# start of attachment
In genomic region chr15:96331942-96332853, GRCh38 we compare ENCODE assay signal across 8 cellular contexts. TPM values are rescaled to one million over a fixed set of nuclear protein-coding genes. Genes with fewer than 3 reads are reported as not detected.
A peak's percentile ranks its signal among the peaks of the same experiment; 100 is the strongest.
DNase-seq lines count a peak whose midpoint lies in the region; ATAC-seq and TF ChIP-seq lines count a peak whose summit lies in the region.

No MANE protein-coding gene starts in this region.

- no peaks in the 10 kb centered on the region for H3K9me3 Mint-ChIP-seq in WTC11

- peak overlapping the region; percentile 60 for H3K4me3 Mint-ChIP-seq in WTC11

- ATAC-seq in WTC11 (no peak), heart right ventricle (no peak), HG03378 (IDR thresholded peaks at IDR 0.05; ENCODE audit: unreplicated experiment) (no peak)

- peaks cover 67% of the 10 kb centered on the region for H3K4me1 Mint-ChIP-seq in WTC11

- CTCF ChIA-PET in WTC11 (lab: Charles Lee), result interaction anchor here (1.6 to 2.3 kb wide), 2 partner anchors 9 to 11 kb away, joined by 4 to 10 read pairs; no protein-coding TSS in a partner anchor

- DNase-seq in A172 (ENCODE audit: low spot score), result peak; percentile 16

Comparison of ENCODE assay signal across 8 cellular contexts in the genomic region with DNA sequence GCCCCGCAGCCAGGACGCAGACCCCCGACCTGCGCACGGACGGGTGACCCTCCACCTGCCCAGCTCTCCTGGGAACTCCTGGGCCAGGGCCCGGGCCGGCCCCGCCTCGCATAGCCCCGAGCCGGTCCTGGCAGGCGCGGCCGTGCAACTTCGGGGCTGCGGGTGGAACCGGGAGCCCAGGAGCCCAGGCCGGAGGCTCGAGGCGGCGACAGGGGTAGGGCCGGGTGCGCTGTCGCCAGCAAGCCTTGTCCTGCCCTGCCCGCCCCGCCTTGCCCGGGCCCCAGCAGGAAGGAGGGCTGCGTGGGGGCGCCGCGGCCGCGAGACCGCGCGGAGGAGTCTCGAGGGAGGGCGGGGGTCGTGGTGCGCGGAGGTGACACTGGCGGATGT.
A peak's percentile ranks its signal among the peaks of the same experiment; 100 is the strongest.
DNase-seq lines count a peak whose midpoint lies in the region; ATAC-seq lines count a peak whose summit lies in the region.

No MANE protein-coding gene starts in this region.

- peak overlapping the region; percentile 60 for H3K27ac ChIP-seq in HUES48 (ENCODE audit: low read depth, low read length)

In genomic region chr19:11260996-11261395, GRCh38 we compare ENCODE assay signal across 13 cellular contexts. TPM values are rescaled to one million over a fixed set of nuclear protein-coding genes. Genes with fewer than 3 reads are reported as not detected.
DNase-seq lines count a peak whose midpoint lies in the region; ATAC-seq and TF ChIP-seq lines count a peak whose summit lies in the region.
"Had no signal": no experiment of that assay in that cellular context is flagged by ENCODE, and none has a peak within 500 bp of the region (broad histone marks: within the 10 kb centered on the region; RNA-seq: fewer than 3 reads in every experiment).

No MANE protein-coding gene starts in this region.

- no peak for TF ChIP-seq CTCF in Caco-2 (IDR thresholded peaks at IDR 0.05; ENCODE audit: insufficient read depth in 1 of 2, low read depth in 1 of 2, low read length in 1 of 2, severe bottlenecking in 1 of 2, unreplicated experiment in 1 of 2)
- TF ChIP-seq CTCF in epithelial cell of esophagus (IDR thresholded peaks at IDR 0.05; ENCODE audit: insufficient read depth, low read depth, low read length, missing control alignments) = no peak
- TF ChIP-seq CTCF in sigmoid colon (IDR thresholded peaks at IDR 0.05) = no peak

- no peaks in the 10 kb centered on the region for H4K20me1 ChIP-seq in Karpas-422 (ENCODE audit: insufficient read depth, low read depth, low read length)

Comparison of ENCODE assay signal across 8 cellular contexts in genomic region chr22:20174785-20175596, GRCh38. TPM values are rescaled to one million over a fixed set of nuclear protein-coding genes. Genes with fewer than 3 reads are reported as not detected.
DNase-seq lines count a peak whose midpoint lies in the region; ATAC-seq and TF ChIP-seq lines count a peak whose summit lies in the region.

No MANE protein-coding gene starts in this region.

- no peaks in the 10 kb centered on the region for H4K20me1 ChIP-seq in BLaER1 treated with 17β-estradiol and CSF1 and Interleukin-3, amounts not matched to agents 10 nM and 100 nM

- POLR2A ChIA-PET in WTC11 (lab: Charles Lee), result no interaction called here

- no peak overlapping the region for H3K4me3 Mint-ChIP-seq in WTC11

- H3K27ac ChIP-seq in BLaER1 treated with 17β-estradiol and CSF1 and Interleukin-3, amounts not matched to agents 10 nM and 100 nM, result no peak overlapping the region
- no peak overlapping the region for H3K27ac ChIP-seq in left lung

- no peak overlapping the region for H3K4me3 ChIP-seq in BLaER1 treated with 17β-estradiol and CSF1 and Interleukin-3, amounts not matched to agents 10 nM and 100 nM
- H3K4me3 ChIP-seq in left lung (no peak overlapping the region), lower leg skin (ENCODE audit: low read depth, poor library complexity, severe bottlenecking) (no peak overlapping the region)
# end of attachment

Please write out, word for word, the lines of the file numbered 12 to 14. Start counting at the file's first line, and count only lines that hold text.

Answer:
A peak's percentile ranks its signal among the peaks of the same experiment; 100 is the strongest.
DNase-seq lines count a peak whose midpoint lies in the region; ATAC-seq lines count a peak whose summit lies in the region.

No MANE protein-coding gene starts in this region.